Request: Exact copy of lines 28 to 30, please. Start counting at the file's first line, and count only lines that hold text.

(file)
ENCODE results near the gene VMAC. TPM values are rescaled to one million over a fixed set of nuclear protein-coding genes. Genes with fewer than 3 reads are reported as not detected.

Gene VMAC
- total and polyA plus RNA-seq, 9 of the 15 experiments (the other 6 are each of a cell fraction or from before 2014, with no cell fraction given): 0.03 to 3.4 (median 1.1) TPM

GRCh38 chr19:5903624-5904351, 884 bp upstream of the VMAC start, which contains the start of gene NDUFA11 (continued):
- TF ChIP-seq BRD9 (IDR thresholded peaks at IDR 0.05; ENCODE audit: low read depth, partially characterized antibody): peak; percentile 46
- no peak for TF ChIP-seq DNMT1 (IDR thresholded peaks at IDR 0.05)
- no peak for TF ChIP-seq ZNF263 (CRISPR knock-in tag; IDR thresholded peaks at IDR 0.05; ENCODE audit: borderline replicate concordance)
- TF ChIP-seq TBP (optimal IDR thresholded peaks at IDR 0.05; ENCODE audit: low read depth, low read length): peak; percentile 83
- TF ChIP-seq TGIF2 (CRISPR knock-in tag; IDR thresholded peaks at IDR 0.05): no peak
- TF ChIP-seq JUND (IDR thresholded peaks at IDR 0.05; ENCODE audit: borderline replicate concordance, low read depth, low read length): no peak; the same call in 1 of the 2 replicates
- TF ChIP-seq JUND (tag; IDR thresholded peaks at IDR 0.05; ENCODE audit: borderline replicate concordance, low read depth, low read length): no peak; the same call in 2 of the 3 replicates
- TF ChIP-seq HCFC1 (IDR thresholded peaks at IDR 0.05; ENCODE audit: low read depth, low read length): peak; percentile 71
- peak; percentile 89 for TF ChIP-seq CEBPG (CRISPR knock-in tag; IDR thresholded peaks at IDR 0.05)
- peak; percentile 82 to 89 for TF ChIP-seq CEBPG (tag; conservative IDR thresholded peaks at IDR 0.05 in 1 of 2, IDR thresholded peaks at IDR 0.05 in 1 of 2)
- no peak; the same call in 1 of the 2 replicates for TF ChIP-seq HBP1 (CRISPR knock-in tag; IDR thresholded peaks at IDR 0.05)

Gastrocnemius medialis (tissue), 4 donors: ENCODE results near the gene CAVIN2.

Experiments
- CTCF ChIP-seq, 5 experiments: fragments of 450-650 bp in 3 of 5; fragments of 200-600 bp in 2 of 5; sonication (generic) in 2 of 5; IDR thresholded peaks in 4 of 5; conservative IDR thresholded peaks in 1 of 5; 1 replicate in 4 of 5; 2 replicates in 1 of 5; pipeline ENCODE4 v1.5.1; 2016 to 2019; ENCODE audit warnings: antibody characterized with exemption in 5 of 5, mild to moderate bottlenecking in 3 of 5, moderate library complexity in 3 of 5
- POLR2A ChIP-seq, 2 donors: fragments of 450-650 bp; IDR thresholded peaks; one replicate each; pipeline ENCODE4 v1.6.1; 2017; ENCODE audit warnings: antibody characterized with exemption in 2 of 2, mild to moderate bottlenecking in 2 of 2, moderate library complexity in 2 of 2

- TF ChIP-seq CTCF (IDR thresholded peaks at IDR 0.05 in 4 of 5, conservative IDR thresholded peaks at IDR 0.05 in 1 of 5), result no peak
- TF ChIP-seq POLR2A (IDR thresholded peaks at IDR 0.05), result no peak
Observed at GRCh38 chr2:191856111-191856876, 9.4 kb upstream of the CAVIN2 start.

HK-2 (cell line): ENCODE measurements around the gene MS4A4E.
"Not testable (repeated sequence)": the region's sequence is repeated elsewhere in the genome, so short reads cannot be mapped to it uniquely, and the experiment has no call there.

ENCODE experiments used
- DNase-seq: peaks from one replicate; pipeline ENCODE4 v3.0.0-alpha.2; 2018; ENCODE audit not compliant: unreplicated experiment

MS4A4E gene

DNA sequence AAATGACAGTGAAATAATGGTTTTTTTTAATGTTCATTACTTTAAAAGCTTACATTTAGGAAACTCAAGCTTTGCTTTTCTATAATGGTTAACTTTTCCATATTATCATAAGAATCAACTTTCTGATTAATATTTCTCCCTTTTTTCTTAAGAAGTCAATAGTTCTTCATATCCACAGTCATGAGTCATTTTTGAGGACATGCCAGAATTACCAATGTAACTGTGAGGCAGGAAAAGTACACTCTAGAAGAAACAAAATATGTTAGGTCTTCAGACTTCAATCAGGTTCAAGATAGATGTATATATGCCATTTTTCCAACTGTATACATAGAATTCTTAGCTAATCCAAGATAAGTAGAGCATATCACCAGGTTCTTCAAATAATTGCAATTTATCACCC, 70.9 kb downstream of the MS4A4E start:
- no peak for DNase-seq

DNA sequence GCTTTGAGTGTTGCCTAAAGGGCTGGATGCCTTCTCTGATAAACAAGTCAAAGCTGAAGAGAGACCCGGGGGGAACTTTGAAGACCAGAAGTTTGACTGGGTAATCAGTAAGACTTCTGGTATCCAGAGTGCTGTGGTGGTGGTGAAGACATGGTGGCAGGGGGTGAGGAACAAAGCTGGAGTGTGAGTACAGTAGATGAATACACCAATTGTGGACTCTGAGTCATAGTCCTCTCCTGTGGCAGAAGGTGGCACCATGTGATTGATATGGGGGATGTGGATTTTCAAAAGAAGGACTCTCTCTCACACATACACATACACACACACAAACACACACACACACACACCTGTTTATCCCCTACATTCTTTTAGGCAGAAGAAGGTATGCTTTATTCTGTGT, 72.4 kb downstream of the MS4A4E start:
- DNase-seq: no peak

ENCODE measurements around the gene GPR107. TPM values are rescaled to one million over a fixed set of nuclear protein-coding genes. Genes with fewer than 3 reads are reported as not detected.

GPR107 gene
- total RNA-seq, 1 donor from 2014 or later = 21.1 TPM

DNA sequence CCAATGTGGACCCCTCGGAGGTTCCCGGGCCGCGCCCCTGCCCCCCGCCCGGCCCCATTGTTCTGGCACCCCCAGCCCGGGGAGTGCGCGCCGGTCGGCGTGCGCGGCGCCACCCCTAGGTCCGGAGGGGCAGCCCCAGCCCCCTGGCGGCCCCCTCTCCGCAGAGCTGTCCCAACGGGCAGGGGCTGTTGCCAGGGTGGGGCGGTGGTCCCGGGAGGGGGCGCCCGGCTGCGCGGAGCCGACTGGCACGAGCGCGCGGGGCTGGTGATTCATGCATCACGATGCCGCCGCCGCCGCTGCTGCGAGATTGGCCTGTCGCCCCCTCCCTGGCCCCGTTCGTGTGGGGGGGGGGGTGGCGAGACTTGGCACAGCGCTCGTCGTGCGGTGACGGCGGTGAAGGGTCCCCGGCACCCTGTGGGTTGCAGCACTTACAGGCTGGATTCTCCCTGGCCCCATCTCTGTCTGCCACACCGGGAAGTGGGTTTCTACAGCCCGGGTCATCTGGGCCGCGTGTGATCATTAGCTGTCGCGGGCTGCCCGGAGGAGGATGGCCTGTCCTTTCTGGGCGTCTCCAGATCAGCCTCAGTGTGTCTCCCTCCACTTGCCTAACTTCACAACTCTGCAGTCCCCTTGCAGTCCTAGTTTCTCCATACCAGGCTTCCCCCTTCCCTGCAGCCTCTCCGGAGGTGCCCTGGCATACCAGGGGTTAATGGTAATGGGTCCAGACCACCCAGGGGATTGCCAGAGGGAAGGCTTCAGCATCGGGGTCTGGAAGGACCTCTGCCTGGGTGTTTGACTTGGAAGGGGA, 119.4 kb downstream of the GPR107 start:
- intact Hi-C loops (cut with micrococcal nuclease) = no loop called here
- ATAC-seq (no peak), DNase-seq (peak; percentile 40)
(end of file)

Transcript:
DNA sequence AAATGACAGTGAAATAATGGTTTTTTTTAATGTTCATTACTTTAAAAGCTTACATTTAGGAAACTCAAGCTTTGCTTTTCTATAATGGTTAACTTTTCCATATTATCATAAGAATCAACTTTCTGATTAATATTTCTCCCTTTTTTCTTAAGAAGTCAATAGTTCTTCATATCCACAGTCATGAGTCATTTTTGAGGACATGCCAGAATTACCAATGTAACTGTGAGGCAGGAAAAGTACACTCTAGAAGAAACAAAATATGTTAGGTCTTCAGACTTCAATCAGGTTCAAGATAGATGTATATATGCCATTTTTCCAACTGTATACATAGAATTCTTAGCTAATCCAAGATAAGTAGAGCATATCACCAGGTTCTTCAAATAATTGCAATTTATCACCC, 70.9 kb downstream of the MS4A4E start:
- no peak for DNase-seq

DNA sequence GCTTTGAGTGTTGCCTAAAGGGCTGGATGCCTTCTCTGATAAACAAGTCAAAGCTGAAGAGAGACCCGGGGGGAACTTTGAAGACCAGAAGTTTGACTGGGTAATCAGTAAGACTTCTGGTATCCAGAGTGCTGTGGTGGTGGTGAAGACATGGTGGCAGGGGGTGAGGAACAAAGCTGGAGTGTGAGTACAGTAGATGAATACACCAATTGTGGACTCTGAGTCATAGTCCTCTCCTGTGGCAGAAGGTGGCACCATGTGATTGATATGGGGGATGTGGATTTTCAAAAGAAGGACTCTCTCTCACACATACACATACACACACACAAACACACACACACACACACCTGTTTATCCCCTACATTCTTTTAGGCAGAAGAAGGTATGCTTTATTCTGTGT, 72.4 kb downstream of the MS4A4E start: